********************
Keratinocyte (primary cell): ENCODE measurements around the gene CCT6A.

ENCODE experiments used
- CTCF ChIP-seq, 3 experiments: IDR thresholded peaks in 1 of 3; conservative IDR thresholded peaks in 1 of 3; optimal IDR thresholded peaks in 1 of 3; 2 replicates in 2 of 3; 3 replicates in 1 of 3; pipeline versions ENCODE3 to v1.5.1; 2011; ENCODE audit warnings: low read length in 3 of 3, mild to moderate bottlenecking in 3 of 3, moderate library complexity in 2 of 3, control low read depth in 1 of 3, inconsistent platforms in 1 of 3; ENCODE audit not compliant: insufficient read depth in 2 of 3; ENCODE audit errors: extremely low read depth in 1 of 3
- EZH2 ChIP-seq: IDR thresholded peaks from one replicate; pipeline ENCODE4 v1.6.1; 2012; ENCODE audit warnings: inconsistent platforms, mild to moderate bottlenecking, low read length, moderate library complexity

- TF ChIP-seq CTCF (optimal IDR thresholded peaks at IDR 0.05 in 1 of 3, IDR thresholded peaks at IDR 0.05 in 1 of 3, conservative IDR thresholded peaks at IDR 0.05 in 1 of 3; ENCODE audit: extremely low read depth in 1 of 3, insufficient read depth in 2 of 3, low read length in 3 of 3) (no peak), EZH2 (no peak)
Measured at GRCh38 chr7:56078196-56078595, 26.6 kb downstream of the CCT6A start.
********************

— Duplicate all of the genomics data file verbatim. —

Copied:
Keratinocyte (primary cell): ENCODE measurements around the gene CCT6A.

ENCODE experiments used
- CTCF ChIP-seq, 3 experiments: IDR thresholded peaks in 1 of 3; conservative IDR thresholded peaks in 1 of 3; optimal IDR thresholded peaks in 1 of 3; 2 replicates in 2 of 3; 3 replicates in 1 of 3; pipeline versions ENCODE3 to v1.5.1; 2011; ENCODE audit warnings: low read length in 3 of 3, mild to moderate bottlenecking in 3 of 3, moderate library complexity in 2 of 3, control low read depth in 1 of 3, inconsistent platforms in 1 of 3; ENCODE audit not compliant: insufficient read depth in 2 of 3; ENCODE audit errors: extremely low read depth in 1 of 3
- EZH2 ChIP-seq: IDR thresholded peaks from one replicate; pipeline ENCODE4 v1.6.1; 2012; ENCODE audit warnings: inconsistent platforms, mild to moderate bottlenecking, low read length, moderate library complexity

- TF ChIP-seq CTCF (optimal IDR thresholded peaks at IDR 0.05 in 1 of 3, IDR thresholded peaks at IDR 0.05 in 1 of 3, conservative IDR thresholded peaks at IDR 0.05 in 1 of 3; ENCODE audit: extremely low read depth in 1 of 3, insufficient read depth in 2 of 3, low read length in 3 of 3) (no peak), EZH2 (no peak)
Measured at GRCh38 chr7:56078196-56078595, 26.6 kb downstream of the CCT6A start.